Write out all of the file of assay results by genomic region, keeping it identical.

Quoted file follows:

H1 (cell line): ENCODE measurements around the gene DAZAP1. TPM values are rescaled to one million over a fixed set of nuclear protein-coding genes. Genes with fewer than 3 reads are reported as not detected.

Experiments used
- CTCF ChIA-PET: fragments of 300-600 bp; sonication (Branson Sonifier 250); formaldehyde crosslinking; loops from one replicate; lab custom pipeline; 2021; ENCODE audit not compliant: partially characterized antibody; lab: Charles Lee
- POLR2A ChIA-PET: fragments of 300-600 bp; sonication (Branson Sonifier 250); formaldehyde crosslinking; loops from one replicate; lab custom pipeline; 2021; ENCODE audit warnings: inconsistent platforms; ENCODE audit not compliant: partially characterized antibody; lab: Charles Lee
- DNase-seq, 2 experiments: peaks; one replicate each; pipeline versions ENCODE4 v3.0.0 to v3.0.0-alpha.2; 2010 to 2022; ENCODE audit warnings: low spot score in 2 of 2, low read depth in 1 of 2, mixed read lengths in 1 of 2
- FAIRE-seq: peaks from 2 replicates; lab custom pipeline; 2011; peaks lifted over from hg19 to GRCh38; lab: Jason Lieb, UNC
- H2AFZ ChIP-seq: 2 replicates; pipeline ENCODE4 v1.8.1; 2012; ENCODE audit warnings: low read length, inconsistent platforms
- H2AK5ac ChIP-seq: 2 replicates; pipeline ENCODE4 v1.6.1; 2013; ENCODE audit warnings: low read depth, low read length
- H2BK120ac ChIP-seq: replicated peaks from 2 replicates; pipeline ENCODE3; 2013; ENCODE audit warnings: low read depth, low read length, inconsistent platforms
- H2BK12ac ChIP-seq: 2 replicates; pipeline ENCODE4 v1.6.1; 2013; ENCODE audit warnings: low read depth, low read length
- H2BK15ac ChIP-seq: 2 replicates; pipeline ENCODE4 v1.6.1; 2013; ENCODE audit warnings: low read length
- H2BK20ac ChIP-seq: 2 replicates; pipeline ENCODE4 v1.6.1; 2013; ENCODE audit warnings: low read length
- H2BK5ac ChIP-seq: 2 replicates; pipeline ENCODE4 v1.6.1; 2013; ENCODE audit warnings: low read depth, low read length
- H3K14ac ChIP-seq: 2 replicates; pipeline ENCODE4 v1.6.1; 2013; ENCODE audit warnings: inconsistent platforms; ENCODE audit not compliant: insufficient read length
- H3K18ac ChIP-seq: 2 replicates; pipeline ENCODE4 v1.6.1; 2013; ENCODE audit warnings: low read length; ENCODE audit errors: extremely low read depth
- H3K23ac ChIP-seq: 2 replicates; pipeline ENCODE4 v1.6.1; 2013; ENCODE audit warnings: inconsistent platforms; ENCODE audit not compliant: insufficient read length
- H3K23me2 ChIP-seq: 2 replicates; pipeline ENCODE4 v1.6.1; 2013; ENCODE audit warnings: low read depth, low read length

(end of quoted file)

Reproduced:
H1 (cell line): ENCODE measurements around the gene DAZAP1. TPM values are rescaled to one million over a fixed set of nuclear protein-coding genes. Genes with fewer than 3 reads are reported as not detected.

Experiments used
- CTCF ChIA-PET: fragments of 300-600 bp; sonication (Branson Sonifier 250); formaldehyde crosslinking; loops from one replicate; lab custom pipeline; 2021; ENCODE audit not compliant: partially characterized antibody; lab: Charles Lee
- POLR2A ChIA-PET: fragments of 300-600 bp; sonication (Branson Sonifier 250); formaldehyde crosslinking; loops from one replicate; lab custom pipeline; 2021; ENCODE audit warnings: inconsistent platforms; ENCODE audit not compliant: partially characterized antibody; lab: Charles Lee
- DNase-seq, 2 experiments: peaks; one replicate each; pipeline versions ENCODE4 v3.0.0 to v3.0.0-alpha.2; 2010 to 2022; ENCODE audit warnings: low spot score in 2 of 2, low read depth in 1 of 2, mixed read lengths in 1 of 2
- FAIRE-seq: peaks from 2 replicates; lab custom pipeline; 2011; peaks lifted over from hg19 to GRCh38; lab: Jason Lieb, UNC
- H2AFZ ChIP-seq: 2 replicates; pipeline ENCODE4 v1.8.1; 2012; ENCODE audit warnings: low read length, inconsistent platforms
- H2AK5ac ChIP-seq: 2 replicates; pipeline ENCODE4 v1.6.1; 2013; ENCODE audit warnings: low read depth, low read length
- H2BK120ac ChIP-seq: replicated peaks from 2 replicates; pipeline ENCODE3; 2013; ENCODE audit warnings: low read depth, low read length, inconsistent platforms
- H2BK12ac ChIP-seq: 2 replicates; pipeline ENCODE4 v1.6.1; 2013; ENCODE audit warnings: low read depth, low read length
- H2BK15ac ChIP-seq: 2 replicates; pipeline ENCODE4 v1.6.1; 2013; ENCODE audit warnings: low read length
- H2BK20ac ChIP-seq: 2 replicates; pipeline ENCODE4 v1.6.1; 2013; ENCODE audit warnings: low read length
- H2BK5ac ChIP-seq: 2 replicates; pipeline ENCODE4 v1.6.1; 2013; ENCODE audit warnings: low read depth, low read length
- H3K14ac ChIP-seq: 2 replicates; pipeline ENCODE4 v1.6.1; 2013; ENCODE audit warnings: inconsistent platforms; ENCODE audit not compliant: insufficient read length
- H3K18ac ChIP-seq: 2 replicates; pipeline ENCODE4 v1.6.1; 2013; ENCODE audit warnings: low read length; ENCODE audit errors: extremely low read depth
- H3K23ac ChIP-seq: 2 replicates; pipeline ENCODE4 v1.6.1; 2013; ENCODE audit warnings: inconsistent platforms; ENCODE audit not compliant: insufficient read length
- H3K23me2 ChIP-seq: 2 replicates; pipeline ENCODE4 v1.6.1; 2013; ENCODE audit warnings: low read depth, low read length